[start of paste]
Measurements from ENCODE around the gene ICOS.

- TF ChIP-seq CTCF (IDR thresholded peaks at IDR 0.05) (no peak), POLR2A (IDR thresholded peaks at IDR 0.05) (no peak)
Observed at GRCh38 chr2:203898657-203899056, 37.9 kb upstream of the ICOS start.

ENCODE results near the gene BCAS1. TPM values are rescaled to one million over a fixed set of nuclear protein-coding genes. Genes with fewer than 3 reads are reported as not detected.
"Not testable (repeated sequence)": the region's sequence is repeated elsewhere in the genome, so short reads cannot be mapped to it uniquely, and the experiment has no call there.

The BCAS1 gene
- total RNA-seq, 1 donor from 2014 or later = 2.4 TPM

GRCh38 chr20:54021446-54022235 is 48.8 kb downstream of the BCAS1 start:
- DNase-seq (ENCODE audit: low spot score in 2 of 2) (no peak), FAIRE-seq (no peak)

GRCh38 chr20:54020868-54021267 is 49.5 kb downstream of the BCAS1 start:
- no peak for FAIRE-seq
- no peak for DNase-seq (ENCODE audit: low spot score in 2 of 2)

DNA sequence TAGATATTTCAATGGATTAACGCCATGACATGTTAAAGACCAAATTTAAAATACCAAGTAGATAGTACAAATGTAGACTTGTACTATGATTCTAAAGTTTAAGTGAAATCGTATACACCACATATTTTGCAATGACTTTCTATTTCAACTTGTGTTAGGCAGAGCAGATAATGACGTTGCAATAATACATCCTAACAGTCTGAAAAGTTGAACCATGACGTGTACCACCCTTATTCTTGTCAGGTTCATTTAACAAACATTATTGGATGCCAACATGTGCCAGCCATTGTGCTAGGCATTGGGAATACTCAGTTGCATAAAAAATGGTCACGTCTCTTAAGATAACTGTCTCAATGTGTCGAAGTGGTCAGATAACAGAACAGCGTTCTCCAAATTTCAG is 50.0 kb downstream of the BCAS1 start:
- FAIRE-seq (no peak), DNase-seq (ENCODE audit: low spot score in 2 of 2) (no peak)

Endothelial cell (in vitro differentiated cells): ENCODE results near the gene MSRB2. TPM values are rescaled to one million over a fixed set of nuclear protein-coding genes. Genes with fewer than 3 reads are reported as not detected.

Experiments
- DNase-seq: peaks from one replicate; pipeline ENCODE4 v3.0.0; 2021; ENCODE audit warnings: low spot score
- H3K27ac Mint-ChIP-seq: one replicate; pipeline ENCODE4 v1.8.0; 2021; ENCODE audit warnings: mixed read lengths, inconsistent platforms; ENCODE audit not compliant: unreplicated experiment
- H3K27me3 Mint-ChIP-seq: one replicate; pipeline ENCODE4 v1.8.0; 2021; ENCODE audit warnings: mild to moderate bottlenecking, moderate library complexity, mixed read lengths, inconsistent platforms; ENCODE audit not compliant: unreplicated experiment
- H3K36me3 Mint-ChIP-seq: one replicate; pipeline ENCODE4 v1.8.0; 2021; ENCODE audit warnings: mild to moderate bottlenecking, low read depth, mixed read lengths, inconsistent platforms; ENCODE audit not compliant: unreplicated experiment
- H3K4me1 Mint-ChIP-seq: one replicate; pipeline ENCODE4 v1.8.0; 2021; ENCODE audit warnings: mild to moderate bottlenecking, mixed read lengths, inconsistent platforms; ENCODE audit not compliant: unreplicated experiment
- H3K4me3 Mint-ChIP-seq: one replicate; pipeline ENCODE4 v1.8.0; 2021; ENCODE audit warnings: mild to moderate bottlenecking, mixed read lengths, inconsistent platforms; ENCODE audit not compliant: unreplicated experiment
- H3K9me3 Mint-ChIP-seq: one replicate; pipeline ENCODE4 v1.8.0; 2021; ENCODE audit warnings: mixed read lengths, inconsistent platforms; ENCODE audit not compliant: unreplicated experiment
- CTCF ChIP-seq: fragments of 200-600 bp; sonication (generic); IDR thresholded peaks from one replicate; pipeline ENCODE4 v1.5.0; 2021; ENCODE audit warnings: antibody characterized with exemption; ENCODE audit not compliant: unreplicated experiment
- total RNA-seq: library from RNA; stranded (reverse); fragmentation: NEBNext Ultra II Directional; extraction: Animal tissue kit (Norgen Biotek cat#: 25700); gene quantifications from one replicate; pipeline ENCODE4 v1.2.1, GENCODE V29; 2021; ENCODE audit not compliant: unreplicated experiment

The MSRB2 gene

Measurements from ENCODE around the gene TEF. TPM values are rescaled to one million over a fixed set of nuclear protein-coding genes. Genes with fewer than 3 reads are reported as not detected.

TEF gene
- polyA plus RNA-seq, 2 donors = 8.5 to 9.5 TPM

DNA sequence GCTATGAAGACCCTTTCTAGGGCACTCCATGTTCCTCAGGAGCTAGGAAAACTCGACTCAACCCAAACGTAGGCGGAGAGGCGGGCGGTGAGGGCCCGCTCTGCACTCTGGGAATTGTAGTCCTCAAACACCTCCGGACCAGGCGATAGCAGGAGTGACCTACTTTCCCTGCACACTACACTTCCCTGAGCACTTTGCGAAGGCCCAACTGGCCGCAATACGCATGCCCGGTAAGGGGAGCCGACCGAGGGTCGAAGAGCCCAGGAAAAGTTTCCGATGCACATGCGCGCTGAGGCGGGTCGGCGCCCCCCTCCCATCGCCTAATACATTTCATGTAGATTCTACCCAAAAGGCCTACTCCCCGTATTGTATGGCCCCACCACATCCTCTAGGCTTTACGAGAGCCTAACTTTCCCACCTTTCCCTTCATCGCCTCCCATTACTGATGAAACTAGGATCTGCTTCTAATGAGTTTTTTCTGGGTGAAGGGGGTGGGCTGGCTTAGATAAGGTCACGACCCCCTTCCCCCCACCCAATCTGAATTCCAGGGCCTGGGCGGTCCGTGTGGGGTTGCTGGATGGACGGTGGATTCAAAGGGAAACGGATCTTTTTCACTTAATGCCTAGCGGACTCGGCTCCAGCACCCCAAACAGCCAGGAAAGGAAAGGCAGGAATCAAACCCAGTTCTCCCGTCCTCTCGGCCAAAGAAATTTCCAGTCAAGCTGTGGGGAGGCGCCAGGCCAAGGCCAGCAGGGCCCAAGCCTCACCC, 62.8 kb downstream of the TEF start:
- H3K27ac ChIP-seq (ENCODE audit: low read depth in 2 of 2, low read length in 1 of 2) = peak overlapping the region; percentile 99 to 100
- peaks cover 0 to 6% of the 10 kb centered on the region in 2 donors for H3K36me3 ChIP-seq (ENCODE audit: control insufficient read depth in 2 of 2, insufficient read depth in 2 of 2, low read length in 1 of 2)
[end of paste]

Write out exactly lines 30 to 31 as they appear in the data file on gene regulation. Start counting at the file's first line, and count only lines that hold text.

DNA sequence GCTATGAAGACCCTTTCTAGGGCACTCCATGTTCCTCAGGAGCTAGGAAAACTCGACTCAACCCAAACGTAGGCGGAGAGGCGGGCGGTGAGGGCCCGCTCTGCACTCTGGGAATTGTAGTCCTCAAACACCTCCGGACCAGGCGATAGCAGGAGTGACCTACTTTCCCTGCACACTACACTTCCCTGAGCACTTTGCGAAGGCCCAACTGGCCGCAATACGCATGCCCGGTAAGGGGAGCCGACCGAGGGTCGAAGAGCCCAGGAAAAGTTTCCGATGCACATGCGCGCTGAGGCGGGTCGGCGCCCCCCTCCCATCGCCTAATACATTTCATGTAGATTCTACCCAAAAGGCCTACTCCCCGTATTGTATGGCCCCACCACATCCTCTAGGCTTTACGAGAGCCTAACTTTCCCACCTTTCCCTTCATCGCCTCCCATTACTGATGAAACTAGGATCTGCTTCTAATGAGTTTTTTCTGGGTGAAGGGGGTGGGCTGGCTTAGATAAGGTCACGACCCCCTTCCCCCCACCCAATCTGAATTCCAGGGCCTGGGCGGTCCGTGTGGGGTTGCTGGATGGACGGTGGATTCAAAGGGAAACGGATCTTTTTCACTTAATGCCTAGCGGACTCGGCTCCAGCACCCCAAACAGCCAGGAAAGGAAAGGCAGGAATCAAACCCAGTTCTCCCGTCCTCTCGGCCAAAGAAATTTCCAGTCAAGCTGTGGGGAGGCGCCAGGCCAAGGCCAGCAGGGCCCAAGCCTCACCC, 62.8 kb downstream of the TEF start:
- H3K27ac ChIP-seq (ENCODE audit: low read depth in 2 of 2, low read length in 1 of 2) = peak overlapping the region; percentile 99 to 100